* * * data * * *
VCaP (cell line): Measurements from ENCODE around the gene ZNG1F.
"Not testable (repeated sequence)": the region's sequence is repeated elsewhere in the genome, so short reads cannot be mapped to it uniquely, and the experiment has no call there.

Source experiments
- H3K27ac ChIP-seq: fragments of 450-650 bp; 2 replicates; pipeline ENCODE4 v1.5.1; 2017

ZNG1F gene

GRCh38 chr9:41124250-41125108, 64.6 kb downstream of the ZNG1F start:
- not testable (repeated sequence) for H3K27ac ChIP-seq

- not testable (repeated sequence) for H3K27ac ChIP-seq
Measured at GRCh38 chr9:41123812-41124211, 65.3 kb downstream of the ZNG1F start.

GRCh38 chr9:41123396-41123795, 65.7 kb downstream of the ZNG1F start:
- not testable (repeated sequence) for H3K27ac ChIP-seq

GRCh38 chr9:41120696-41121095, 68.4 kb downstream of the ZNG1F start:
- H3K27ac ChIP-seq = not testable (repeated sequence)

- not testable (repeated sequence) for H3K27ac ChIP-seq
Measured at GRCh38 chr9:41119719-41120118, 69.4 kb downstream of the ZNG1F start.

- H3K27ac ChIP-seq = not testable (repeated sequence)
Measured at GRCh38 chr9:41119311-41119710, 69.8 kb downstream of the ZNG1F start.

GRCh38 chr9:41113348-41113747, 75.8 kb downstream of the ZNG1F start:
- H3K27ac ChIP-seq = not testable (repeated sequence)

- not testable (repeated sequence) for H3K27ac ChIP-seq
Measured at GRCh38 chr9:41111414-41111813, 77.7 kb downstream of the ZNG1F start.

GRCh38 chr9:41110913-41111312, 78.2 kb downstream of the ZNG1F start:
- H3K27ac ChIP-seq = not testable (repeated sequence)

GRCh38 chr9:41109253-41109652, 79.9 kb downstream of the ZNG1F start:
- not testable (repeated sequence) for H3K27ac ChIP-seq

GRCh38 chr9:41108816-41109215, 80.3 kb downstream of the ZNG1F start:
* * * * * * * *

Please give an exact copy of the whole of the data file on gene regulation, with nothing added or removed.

VCaP (cell line): Measurements from ENCODE around the gene ZNG1F.
"Not testable (repeated sequence)": the region's sequence is repeated elsewhere in the genome, so short reads cannot be mapped to it uniquely, and the experiment has no call there.

Source experiments
- H3K27ac ChIP-seq: fragments of 450-650 bp; 2 replicates; pipeline ENCODE4 v1.5.1; 2017

ZNG1F gene

GRCh38 chr9:41124250-41125108, 64.6 kb downstream of the ZNG1F start:
- not testable (repeated sequence) for H3K27ac ChIP-seq

- not testable (repeated sequence) for H3K27ac ChIP-seq
Measured at GRCh38 chr9:41123812-41124211, 65.3 kb downstream of the ZNG1F start.

GRCh38 chr9:41123396-41123795, 65.7 kb downstream of the ZNG1F start:
- not testable (repeated sequence) for H3K27ac ChIP-seq

GRCh38 chr9:41120696-41121095, 68.4 kb downstream of the ZNG1F start:
- H3K27ac ChIP-seq = not testable (repeated sequence)

- not testable (repeated sequence) for H3K27ac ChIP-seq
Measured at GRCh38 chr9:41119719-41120118, 69.4 kb downstream of the ZNG1F start.

- H3K27ac ChIP-seq = not testable (repeated sequence)
Measured at GRCh38 chr9:41119311-41119710, 69.8 kb downstream of the ZNG1F start.

GRCh38 chr9:41113348-41113747, 75.8 kb downstream of the ZNG1F start:
- H3K27ac ChIP-seq = not testable (repeated sequence)

- not testable (repeated sequence) for H3K27ac ChIP-seq
Measured at GRCh38 chr9:41111414-41111813, 77.7 kb downstream of the ZNG1F start.

GRCh38 chr9:41110913-41111312, 78.2 kb downstream of the ZNG1F start:
- H3K27ac ChIP-seq = not testable (repeated sequence)

GRCh38 chr9:41109253-41109652, 79.9 kb downstream of the ZNG1F start:
- not testable (repeated sequence) for H3K27ac ChIP-seq

GRCh38 chr9:41108816-41109215, 80.3 kb downstream of the ZNG1F start: